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Prevalence of Intimate Partner Violence and Beliefs About Partner... » Isaúde
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Annals of Family Medicine
2020-07-13 21:00:12

Prevalence of Intimate Partner Violence and Beliefs About Partner Violence Screening Among Young Men [Original Research]

Assunto: Family, Continuity, Social / cultural context

Descrição: PURPOSE Few clinical guidelines focus on how physicians can identify intimate partner violence (IPV) perpetration or victimization among male patients, and little is known of men’s experiences and beliefs regarding screening in health care settings. Our objective was to determine prevalence of men’s experiences with IPV screening in health care settings and associations with men’s beliefs regarding health care clinician identification of IPV. METHODS Using a cross-sectional online survey of a nationally representative sample of 916 men aged 18-35 years, we conducted survey-weighted descriptive analyses to determine IPV prevalence, screening experiences and beliefs, and multivariate logistic regression to examine associations of demographics, IPV perpetration, and IPV victimization with men’s screening experiences and beliefs. RESULTS Of 916 men surveyed, 19% reported perpetration and 27% reported victimization in relationship with current or previous spouse/partner, 90% believed health care clinicians should ask about perpetration, 92% believed health care clinicians should ask about victimization, but only 11% had been asked about perpetration and 13% about victimization. Beliefs regarding IPV were associated with African American non-Hispanic race, IPV perpetration, and IPV victimization. Experiences being asked about IPV were associated with educational attainment and IPV perpetration. CONCLUSIONS Among young US men, 9 in 10 support IPV identification by health care clinicians, nearly 1 in 5 report using IPV, but only about 1 in 10 report health care clinicians asking about IPV. These represent missed opportunities for health care IPV identification. Beliefs and experiences regarding health care IPV identification vary by race, education, and men’s IPV perpetration and victimization. These disparities can inform tailored health care identification approaches.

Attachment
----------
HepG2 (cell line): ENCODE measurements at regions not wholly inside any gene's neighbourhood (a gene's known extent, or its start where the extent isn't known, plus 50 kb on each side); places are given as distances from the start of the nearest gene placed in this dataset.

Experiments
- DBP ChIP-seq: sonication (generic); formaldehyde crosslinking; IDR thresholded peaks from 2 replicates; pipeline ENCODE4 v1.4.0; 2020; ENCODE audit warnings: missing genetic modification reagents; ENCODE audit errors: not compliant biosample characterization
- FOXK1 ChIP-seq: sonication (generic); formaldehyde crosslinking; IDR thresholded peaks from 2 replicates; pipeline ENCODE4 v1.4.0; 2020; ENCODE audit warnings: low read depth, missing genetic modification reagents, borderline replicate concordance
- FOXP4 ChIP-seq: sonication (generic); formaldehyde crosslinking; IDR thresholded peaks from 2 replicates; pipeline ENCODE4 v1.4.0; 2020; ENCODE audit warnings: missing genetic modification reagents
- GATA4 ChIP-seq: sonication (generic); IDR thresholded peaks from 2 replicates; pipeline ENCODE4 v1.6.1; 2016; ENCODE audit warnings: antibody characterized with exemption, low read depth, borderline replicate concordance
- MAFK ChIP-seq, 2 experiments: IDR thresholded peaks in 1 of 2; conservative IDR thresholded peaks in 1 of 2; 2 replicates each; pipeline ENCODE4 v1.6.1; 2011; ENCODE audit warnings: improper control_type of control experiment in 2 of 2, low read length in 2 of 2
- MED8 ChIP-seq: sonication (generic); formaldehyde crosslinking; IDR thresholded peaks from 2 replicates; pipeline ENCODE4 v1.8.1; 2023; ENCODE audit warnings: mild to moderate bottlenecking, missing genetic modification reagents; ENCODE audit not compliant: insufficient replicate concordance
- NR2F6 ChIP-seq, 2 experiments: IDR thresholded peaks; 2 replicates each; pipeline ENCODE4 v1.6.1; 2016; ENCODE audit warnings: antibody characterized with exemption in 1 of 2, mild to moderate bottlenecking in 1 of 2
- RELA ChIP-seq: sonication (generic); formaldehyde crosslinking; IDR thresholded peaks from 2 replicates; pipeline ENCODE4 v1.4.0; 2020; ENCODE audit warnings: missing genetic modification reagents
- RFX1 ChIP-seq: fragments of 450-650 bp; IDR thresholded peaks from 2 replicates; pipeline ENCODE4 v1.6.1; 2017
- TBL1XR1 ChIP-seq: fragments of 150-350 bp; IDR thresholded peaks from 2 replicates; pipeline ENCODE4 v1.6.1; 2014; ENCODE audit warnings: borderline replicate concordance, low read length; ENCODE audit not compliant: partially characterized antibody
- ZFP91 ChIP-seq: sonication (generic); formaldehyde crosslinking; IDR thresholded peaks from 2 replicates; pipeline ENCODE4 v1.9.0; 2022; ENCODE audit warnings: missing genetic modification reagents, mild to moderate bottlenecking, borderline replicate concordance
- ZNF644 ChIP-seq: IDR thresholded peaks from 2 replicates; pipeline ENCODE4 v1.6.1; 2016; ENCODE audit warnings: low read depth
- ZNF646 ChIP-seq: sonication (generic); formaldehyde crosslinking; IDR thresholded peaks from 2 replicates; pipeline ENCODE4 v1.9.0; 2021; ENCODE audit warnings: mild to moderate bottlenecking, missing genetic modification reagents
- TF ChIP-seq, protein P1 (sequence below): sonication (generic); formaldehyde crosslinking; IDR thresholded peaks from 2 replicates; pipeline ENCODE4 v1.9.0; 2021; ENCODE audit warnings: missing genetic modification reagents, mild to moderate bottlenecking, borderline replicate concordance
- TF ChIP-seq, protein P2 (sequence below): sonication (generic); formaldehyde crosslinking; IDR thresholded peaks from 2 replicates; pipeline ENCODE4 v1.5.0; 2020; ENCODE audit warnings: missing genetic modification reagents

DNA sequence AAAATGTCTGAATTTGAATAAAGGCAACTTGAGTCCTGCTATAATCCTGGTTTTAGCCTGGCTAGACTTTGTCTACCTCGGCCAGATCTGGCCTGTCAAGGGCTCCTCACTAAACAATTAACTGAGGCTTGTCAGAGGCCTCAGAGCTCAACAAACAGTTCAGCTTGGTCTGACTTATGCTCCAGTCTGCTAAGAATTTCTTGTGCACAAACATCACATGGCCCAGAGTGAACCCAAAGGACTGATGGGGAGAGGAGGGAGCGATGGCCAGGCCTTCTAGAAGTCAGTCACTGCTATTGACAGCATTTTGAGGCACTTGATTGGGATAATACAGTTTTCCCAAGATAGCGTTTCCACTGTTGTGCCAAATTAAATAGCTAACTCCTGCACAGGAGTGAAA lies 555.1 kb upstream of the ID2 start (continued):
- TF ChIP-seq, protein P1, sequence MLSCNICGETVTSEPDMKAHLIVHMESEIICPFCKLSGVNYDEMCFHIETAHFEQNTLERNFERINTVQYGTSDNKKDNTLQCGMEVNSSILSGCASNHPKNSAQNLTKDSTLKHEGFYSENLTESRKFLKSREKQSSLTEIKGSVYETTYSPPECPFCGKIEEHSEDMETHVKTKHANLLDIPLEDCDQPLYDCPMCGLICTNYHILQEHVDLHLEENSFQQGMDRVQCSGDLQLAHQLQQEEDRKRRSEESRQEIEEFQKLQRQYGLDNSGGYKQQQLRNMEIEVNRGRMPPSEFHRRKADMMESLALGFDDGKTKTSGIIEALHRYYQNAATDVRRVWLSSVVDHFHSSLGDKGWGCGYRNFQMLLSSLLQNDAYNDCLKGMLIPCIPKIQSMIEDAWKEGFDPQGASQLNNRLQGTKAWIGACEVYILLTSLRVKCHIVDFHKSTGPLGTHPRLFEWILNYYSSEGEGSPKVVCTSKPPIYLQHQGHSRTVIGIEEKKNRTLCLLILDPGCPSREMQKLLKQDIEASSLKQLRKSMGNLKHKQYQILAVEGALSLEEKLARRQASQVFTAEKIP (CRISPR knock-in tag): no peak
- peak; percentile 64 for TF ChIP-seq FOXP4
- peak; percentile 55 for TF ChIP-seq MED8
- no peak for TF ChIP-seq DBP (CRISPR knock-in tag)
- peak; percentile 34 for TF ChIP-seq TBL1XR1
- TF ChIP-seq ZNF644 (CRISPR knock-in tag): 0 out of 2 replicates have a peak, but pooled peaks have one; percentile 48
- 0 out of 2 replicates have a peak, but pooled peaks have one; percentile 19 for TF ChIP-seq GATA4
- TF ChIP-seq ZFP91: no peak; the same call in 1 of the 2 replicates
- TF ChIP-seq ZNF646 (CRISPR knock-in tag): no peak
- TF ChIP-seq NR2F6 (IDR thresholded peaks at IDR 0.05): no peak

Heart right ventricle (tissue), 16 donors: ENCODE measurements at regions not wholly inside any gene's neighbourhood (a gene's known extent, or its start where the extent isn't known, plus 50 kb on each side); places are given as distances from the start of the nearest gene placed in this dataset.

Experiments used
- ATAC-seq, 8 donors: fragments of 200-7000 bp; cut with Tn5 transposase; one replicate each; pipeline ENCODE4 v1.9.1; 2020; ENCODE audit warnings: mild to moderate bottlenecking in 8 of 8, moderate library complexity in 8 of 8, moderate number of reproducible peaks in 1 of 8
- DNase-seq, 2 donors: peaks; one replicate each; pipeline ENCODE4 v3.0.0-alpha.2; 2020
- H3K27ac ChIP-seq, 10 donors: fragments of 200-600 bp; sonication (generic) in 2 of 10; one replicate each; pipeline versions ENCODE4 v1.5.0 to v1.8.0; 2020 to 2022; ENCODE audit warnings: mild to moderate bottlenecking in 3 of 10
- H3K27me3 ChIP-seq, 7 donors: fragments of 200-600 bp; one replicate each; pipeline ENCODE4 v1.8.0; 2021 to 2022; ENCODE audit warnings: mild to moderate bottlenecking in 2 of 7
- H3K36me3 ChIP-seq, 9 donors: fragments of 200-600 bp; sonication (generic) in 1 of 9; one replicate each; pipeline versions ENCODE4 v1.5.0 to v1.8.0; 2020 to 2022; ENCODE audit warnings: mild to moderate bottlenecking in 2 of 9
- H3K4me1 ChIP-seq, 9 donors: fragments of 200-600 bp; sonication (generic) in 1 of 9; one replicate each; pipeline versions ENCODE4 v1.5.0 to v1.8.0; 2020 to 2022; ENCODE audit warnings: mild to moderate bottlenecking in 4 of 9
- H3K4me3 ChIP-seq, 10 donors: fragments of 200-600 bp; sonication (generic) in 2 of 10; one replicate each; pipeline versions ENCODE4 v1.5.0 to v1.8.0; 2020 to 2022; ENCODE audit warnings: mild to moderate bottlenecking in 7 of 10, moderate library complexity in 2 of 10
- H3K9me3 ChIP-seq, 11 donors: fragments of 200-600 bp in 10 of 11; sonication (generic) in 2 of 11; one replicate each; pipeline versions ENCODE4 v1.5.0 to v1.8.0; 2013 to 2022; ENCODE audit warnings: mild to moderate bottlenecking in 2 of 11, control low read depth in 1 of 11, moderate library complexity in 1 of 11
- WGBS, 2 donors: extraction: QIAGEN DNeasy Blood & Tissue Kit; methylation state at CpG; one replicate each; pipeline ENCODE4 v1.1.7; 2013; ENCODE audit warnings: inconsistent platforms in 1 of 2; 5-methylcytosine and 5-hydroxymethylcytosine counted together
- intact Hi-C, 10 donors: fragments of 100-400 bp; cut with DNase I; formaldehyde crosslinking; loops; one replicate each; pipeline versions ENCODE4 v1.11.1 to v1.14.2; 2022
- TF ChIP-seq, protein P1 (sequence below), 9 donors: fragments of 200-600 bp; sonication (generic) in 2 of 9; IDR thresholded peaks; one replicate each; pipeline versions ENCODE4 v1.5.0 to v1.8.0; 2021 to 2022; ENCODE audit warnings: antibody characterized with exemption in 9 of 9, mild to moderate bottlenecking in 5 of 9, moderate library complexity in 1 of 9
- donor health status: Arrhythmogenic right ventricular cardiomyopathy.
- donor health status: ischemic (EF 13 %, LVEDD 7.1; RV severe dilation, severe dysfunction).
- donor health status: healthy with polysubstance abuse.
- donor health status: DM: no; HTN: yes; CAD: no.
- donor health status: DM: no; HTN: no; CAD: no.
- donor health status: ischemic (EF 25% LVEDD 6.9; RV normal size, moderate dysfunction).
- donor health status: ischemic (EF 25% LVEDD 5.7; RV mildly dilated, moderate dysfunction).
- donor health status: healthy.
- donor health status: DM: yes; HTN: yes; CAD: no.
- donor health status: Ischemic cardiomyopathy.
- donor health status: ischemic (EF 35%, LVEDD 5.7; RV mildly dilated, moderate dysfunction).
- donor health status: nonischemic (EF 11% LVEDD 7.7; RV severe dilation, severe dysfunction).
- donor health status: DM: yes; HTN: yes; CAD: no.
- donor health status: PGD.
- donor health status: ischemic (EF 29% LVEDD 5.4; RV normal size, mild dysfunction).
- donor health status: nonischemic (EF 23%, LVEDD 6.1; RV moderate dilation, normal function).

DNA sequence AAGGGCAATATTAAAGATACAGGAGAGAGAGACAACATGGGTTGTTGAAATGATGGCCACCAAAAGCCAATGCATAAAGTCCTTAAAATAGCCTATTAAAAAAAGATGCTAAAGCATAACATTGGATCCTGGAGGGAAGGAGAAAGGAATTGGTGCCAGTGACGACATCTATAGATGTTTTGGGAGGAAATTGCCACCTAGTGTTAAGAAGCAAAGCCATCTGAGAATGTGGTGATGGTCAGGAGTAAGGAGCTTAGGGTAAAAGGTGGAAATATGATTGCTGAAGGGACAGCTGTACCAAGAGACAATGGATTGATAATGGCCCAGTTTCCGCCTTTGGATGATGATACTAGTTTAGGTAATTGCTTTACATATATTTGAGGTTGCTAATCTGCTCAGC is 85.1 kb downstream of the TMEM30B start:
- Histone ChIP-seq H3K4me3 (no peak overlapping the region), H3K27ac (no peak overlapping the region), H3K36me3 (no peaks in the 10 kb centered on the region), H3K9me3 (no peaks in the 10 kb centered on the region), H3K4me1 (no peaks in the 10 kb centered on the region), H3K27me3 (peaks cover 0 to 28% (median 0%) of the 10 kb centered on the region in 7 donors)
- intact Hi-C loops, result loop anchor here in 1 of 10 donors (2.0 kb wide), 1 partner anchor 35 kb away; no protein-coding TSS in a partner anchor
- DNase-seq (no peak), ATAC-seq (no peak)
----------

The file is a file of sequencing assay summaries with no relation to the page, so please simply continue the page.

Editorial: The Annals of Family Medicine
Seção: Original Research
Número: 4
Volume: 18
Página: 303 a 308
Autor: Walsh, T. B., Seabrook, R. C., Tolman, R. M., Lee, S. J., Singh, V.


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